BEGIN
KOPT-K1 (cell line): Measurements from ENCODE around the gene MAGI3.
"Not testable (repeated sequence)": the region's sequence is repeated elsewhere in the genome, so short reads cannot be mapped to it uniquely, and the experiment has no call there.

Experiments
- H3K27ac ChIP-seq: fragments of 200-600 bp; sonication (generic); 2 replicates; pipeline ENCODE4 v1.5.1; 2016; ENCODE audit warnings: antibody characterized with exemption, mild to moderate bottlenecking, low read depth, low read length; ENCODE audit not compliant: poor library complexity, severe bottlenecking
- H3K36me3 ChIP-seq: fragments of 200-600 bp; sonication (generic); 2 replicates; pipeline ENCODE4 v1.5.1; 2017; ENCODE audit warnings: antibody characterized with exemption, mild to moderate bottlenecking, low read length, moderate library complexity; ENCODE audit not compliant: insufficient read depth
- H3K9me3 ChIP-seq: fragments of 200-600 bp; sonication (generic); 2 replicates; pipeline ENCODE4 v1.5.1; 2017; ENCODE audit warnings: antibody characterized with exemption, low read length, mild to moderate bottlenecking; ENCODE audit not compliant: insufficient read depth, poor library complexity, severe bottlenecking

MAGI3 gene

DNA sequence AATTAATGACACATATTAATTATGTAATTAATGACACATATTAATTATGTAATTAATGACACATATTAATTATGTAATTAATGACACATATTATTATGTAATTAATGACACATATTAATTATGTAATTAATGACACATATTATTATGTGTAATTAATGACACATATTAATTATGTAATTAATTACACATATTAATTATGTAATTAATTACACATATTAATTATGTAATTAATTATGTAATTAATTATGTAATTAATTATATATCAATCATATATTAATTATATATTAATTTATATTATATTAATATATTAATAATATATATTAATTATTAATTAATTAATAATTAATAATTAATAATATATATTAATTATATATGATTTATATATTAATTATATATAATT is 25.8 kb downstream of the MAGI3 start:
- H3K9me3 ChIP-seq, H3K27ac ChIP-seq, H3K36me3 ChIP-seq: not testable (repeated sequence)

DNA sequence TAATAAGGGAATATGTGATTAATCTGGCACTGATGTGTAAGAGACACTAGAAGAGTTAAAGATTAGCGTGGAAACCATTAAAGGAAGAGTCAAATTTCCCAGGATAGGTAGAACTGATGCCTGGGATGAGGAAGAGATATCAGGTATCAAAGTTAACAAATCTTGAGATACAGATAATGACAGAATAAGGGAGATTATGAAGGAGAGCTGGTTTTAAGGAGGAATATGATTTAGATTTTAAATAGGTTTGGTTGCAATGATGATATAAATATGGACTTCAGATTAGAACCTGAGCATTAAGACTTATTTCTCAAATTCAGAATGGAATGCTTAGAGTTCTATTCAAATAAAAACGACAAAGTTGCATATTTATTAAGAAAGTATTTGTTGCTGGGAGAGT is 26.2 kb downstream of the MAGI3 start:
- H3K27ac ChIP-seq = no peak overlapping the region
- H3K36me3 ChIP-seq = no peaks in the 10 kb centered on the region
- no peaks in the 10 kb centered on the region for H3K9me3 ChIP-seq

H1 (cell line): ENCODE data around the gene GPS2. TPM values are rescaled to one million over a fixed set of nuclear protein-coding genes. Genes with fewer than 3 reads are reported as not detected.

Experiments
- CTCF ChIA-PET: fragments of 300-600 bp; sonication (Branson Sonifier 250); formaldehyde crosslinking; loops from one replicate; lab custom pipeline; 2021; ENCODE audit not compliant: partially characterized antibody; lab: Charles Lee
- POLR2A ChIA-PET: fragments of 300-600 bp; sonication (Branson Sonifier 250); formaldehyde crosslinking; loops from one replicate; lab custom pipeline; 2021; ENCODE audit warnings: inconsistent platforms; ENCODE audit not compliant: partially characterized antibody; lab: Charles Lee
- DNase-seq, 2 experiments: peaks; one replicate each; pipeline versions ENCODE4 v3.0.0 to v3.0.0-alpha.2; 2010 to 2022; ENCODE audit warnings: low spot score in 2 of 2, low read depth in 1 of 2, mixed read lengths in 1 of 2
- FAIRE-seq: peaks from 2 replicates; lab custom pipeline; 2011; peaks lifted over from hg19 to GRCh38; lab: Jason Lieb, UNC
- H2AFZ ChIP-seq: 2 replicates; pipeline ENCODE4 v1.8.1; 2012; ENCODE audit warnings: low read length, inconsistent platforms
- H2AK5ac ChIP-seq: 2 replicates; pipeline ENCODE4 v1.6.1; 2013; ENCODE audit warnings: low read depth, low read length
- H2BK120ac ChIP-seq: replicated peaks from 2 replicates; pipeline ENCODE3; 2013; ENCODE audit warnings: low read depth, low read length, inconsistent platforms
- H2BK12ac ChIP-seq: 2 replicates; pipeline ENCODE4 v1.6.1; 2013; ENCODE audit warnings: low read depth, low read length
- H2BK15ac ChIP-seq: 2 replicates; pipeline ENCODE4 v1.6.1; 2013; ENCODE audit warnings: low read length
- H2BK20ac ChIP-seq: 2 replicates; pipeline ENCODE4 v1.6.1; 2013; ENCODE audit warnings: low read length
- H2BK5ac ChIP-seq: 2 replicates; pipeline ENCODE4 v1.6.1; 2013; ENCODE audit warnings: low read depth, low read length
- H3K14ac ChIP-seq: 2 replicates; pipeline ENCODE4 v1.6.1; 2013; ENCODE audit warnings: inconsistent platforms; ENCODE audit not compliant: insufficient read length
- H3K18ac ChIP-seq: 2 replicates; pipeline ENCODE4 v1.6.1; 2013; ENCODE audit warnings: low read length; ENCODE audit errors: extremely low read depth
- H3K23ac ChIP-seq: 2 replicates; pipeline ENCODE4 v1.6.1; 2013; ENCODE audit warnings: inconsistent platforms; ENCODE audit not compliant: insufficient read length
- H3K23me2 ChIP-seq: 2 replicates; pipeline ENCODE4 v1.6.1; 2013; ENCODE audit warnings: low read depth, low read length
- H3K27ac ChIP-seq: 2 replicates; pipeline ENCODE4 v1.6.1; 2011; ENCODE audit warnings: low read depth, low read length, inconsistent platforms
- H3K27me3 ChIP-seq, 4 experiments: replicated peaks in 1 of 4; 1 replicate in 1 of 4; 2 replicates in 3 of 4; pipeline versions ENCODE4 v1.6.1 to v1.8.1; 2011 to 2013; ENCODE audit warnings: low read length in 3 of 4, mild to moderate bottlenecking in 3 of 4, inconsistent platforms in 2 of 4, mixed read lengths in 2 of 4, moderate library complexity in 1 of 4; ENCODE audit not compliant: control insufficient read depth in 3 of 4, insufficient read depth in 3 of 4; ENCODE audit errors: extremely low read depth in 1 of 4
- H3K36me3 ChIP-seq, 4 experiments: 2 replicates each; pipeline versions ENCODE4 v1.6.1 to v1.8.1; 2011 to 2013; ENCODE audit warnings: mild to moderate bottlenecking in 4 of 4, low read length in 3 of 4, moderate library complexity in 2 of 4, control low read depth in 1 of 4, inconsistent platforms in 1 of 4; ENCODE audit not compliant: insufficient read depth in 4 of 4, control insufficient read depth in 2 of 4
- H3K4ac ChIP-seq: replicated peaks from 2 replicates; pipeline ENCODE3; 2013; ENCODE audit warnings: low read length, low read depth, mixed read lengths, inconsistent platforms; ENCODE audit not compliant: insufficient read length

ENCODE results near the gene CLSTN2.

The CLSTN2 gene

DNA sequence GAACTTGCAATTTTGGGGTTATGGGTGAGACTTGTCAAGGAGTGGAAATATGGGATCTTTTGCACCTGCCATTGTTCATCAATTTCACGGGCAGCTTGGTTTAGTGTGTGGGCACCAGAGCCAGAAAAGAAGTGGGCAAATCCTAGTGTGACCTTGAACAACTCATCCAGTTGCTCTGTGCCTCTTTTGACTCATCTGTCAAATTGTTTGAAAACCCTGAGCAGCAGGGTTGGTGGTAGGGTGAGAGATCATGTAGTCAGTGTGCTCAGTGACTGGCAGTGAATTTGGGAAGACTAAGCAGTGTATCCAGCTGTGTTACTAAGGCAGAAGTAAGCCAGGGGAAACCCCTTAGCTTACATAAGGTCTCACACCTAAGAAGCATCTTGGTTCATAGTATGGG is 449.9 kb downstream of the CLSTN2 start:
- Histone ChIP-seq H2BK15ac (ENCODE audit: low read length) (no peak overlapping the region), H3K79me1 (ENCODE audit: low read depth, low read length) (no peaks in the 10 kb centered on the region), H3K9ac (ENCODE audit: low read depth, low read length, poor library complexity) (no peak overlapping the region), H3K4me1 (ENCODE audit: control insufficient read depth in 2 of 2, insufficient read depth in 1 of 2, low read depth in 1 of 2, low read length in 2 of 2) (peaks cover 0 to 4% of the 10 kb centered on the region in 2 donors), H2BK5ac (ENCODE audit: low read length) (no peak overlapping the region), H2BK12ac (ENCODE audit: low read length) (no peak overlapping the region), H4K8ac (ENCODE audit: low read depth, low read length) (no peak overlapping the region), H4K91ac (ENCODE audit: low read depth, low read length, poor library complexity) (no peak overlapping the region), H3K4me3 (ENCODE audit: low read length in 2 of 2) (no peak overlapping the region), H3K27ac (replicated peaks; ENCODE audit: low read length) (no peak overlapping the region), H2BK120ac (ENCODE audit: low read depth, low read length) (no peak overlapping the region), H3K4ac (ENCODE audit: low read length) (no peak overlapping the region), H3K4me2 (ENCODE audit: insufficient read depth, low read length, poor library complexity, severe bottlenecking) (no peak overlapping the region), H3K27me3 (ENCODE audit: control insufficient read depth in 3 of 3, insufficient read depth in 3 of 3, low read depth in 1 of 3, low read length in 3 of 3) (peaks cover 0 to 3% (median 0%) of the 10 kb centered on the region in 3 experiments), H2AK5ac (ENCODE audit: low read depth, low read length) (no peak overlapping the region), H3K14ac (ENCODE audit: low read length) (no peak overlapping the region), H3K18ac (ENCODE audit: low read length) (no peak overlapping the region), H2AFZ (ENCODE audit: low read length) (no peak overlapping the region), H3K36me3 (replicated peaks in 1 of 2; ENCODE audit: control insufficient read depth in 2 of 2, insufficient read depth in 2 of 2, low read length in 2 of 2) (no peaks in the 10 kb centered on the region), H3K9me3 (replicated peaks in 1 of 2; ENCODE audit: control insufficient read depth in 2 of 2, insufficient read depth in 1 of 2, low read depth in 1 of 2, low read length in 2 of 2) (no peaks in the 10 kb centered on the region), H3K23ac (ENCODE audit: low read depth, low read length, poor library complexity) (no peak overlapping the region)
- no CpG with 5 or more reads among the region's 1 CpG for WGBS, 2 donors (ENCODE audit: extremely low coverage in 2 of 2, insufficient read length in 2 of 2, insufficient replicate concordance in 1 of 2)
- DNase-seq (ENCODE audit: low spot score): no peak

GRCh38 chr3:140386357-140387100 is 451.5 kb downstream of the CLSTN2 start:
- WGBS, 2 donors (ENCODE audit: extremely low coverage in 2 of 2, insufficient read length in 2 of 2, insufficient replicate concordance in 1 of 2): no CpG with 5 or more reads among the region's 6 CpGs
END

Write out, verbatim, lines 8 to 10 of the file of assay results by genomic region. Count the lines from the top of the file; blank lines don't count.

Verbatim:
DNA sequence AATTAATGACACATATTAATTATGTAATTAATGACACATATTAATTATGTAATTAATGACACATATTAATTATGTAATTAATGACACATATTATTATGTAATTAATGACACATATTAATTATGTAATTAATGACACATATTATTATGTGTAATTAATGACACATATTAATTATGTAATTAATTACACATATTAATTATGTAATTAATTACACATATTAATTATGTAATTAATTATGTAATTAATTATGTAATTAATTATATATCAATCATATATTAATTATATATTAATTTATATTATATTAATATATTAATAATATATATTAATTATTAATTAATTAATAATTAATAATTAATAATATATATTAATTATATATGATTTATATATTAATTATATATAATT is 25.8 kb downstream of the MAGI3 start:
- H3K9me3 ChIP-seq, H3K27ac ChIP-seq, H3K36me3 ChIP-seq: not testable (repeated sequence)

DNA sequence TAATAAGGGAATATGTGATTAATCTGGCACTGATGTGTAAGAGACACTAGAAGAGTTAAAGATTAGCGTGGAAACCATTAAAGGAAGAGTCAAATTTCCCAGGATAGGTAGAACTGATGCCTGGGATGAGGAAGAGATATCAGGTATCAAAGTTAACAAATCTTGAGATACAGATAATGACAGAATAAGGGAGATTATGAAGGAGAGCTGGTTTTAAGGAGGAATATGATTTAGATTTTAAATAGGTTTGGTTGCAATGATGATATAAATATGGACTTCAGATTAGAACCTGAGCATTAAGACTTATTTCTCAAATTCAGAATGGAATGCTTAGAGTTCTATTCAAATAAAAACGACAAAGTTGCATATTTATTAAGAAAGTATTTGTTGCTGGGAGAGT is 26.2 kb downstream of the MAGI3 start: